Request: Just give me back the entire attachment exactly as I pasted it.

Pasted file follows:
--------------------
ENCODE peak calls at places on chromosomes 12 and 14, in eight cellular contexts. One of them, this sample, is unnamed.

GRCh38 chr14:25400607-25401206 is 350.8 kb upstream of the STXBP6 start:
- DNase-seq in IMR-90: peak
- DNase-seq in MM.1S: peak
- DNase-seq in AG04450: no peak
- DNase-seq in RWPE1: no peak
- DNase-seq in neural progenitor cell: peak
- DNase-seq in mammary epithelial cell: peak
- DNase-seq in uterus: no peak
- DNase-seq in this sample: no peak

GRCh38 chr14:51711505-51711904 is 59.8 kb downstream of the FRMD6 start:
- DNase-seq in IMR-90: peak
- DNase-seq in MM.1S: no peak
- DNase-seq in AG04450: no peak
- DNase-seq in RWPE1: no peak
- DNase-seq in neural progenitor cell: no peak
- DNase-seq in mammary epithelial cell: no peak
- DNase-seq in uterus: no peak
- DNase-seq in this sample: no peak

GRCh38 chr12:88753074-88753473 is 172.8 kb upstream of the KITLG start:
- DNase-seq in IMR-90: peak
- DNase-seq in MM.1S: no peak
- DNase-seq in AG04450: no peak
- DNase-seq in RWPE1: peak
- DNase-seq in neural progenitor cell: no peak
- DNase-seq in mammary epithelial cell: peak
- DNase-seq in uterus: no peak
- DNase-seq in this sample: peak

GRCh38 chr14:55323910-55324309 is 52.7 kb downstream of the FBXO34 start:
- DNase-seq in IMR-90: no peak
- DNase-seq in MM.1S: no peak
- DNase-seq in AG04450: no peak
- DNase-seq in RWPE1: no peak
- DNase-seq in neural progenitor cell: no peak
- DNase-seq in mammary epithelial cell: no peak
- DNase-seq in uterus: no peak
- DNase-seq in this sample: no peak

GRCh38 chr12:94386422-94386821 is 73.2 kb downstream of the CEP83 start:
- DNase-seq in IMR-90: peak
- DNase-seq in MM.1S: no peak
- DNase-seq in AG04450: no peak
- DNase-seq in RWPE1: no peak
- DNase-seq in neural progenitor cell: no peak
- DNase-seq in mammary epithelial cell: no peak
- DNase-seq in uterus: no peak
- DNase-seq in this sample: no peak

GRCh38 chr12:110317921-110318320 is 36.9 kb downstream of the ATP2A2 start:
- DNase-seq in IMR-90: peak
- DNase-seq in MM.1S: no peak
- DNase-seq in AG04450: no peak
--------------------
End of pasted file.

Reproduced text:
ENCODE peak calls at places on chromosomes 12 and 14, in eight cellular contexts. One of them, this sample, is unnamed.

GRCh38 chr14:25400607-25401206 is 350.8 kb upstream of the STXBP6 start:
- DNase-seq in IMR-90: peak
- DNase-seq in MM.1S: peak
- DNase-seq in AG04450: no peak
- DNase-seq in RWPE1: no peak
- DNase-seq in neural progenitor cell: peak
- DNase-seq in mammary epithelial cell: peak
- DNase-seq in uterus: no peak
- DNase-seq in this sample: no peak

GRCh38 chr14:51711505-51711904 is 59.8 kb downstream of the FRMD6 start:
- DNase-seq in IMR-90: peak
- DNase-seq in MM.1S: no peak
- DNase-seq in AG04450: no peak
- DNase-seq in RWPE1: no peak
- DNase-seq in neural progenitor cell: no peak
- DNase-seq in mammary epithelial cell: no peak
- DNase-seq in uterus: no peak
- DNase-seq in this sample: no peak

GRCh38 chr12:88753074-88753473 is 172.8 kb upstream of the KITLG start:
- DNase-seq in IMR-90: peak
- DNase-seq in MM.1S: no peak
- DNase-seq in AG04450: no peak
- DNase-seq in RWPE1: peak
- DNase-seq in neural progenitor cell: no peak
- DNase-seq in mammary epithelial cell: peak
- DNase-seq in uterus: no peak
- DNase-seq in this sample: peak

GRCh38 chr14:55323910-55324309 is 52.7 kb downstream of the FBXO34 start:
- DNase-seq in IMR-90: no peak
- DNase-seq in MM.1S: no peak
- DNase-seq in AG04450: no peak
- DNase-seq in RWPE1: no peak
- DNase-seq in neural progenitor cell: no peak
- DNase-seq in mammary epithelial cell: no peak
- DNase-seq in uterus: no peak
- DNase-seq in this sample: no peak

GRCh38 chr12:94386422-94386821 is 73.2 kb downstream of the CEP83 start:
- DNase-seq in IMR-90: peak
- DNase-seq in MM.1S: no peak
- DNase-seq in AG04450: no peak
- DNase-seq in RWPE1: no peak
- DNase-seq in neural progenitor cell: no peak
- DNase-seq in mammary epithelial cell: no peak
- DNase-seq in uterus: no peak
- DNase-seq in this sample: no peak

GRCh38 chr12:110317921-110318320 is 36.9 kb downstream of the ATP2A2 start:
- DNase-seq in IMR-90: peak
- DNase-seq in MM.1S: no peak
- DNase-seq in AG04450: no peak